NEW DELHI: The Supreme Court rejected on Wednesday the demand for a probe into bribes allegedly paid to politicians mentioned in the so-called Birla-Sahara diaries, saying it would be dangerous for democracy to order a probe on the basis of loose sheets inadmissible as evidence.
A bench of Justices Arun Kumar Mishra and Amitava Roy concluded that “no case is made out to order an investigation”. The ruling is a setback to opposition leaders, especially Congress vice-president Rahul Gandhi and Delhi chief minister Arvind Kejriwal, and spells relief for PM Narendra Modi and others whose names figured in the purported diaries.
The order came after a marathon four-and-ahalf-hour-long hearing, the bulk of which was taken up by advocate Prashant Bhushan and his father Shanti Bhushan arguing for an SIT probe into the “diaries” on what they called strong ethical and legal grounds as well as to eliminate the risk of subversion of democracy because of rampant corruption.
After giving them a patient and long hearing, Justices Mishra and Roy said: “There has to be some cogent evidence pointing out that the persons, against whom the documents are presented, are involved or have done some act in that period which may have some correlation with the random entries (revealed in the documents).”
The bench added: “Otherwise, the process of law can be abused easily to achieve the ulterior objectives. No democracy can survive in case investigation is readily set out against constitutional functionaries without cogent material.”
“We find the documents seized from Birla and Sahara groups to be random computer entries, diaries, emails and Excel sheets. These are not maintained on a regular basis as books of account,” said the bench, virtually putting a stamp of approval on the Income Tax Settlement Commission’s recent decision, based on a forensic test, to discard the Sahara diary and documents as constituting evidence.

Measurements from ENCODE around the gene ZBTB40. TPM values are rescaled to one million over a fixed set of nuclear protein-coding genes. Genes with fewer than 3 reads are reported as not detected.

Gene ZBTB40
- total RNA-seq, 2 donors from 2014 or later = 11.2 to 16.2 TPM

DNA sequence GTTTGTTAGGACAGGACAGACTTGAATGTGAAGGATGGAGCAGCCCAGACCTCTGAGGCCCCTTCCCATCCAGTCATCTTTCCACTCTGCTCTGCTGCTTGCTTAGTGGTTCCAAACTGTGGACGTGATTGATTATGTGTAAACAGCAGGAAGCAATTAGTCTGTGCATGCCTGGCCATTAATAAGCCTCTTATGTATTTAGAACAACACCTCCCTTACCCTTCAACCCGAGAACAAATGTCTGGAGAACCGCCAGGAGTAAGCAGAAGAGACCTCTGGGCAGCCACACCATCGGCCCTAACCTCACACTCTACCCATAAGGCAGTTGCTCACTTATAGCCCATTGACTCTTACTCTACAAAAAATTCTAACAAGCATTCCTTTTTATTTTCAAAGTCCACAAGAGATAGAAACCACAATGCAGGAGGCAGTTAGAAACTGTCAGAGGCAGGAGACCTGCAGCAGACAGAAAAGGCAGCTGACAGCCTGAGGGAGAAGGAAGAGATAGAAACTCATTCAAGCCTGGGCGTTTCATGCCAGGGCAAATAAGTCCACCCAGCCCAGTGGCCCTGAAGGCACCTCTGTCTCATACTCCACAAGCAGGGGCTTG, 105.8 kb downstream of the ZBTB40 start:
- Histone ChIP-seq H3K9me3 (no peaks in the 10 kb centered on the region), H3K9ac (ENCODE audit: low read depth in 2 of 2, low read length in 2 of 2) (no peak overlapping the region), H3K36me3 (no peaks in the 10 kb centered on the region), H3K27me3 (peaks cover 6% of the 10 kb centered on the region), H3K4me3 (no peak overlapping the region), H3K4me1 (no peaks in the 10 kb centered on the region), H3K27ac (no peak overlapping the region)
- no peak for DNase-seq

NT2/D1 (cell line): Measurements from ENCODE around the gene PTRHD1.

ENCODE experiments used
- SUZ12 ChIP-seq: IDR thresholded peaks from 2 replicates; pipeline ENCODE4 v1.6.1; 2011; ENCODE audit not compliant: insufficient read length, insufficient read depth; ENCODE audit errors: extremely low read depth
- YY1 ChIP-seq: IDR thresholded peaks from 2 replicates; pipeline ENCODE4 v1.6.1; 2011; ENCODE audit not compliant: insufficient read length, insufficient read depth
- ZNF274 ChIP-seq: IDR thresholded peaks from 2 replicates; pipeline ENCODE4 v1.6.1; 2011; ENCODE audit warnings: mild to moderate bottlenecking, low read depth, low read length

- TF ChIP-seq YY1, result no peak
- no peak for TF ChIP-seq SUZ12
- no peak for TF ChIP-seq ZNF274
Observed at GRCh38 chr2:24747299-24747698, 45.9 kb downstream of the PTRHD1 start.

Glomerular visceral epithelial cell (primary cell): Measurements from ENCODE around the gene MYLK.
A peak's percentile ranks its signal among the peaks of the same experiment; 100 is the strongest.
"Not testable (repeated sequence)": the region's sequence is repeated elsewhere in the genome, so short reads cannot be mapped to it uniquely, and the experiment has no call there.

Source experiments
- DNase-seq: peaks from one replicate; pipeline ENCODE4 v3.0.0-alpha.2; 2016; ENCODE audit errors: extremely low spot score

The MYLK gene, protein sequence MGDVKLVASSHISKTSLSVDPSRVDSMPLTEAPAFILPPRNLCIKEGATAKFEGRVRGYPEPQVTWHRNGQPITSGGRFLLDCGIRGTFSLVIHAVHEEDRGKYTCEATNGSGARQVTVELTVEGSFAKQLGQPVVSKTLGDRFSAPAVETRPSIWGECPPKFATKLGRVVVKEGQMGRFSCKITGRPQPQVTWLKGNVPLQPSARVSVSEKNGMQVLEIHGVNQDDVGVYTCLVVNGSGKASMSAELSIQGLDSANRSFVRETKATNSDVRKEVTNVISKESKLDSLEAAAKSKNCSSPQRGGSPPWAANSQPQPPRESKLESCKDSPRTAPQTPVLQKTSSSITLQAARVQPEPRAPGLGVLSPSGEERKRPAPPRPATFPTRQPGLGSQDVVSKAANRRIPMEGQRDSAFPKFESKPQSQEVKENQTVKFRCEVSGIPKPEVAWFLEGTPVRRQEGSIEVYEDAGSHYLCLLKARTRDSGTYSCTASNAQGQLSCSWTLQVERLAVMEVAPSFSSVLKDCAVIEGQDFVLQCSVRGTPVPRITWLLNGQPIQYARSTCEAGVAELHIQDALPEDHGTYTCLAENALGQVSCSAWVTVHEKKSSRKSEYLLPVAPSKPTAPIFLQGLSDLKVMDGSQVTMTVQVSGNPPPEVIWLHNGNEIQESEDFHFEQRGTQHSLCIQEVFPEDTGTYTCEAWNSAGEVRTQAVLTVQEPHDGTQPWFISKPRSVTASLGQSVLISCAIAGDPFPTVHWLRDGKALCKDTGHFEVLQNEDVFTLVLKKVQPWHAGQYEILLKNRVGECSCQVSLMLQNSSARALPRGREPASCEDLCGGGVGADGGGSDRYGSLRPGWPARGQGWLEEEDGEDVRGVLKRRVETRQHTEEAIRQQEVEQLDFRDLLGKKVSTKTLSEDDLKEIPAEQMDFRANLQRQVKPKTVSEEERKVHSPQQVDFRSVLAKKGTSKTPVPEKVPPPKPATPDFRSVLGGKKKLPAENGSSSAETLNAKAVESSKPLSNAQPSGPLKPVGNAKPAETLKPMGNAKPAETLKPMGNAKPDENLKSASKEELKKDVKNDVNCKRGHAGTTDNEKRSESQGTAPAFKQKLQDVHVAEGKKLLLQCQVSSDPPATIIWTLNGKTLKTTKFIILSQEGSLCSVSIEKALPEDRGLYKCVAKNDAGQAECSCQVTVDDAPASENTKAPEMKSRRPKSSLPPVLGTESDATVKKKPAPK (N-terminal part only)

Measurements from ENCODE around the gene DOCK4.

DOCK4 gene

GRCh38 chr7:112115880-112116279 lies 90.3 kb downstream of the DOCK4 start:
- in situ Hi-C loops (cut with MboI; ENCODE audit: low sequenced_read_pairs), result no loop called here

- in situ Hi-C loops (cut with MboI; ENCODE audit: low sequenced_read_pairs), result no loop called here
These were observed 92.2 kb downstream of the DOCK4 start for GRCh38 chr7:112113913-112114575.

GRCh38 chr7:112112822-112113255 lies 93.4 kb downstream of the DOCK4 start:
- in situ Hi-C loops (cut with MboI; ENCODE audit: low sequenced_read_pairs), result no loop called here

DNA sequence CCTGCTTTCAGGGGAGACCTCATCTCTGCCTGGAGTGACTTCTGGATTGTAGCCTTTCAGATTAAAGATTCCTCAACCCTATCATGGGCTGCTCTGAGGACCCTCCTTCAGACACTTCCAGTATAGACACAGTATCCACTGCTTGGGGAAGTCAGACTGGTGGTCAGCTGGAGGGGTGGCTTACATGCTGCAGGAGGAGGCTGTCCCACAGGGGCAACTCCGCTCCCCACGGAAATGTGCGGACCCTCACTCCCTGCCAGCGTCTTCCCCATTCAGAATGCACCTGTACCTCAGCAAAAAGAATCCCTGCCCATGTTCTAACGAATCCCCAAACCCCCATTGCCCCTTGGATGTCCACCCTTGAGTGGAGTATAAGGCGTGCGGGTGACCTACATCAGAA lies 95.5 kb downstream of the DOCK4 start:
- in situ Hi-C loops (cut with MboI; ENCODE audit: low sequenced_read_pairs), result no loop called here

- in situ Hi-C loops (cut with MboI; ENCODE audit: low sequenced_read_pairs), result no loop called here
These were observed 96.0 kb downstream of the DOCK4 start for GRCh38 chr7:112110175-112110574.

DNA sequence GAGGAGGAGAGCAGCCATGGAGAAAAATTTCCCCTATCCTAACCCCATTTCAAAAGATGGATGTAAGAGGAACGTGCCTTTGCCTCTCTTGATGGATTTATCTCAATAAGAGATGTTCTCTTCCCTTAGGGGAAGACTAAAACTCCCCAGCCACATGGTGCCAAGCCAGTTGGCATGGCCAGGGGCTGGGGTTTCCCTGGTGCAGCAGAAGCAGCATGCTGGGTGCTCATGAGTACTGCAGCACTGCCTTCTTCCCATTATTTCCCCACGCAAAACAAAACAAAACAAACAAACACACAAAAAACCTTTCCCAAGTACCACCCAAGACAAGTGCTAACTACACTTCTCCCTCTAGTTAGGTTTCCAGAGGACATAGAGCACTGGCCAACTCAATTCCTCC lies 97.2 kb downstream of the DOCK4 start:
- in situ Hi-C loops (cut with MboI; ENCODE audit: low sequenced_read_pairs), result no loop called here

The bench relied heavily on the SC judgment in the V C Shukla case in which it had ruled that diary entries alone cannot be treated as evidence unless corroborated by other independent details. “When we examine this with the findings in the V C Shukla case, we are of the considered opinion that no case is made out against anyone to warrant directing investigation against any person,” it said. “We are of the opinion that in the peculiar facts and circumstances of this case, no case is made out to direct investigation against political personalities, officers and others,” the bench said and dismissed the application filed by Common Cause through Bhushan seeking an independent Supreme Courtmonitored investigation into the Birla-Sahara diaries.
When Prashant Bhushan said that the SC did order registration of FIRs leading to an investigation on the basis of entries in the Jain hawala diary case, the bench said: “It was an intolerable irony. On the one hand, the Supreme Court said investigate and prosecute, one the other hand, it said no evidence, so discharge. What role the Vineet Narain case played at that point of time, it is not for us to judge.”
Attorney general Mukul Rohatgi quickly picked the threads from the bench on the Jain hawala case which saw a number of top-ranking politicians being prosecuted after their names figured in the diary maintained by an alleged hawala operator. Eventually, all the accused were discharged for want of evidence. “A travesty happened in that case. The SC directed registration of case. The Delhi HC quashed the charges and SC upheld the discharge. But many politicians suffered the travesty for years. Let the chapter not be repeated in the Birla-Sahara case,” he said.
The Bhushans argued that as per the Constitution bench judgment of the SC in the Lalita Kumari case, if any document revealed cognizable offence, police had no option but to lodge an FIR.
“In a democracy, the message needs to be sent loud and clear that ‘howsoever high you may be, the law is above you’. If these documents containing detailed evidence revealing systematic bribery of political class, bureaucracy and others did not form the basis for lodging of an FIR, then it would be a very sad moment in the life of a country governed by the rule of law,” the Bhushans said.
During the hearing, when the Bhushans were pressing for the registration of an FIR on the basis of the Birla-Sahara diaries, Rohatgi said: “Every day the I-T department seizes thousands of pages of documents implicating one or the other. If this is taken to be cogent evidence for registration of FIR, every day FIRs will have to be registered starting from the President to a peon.”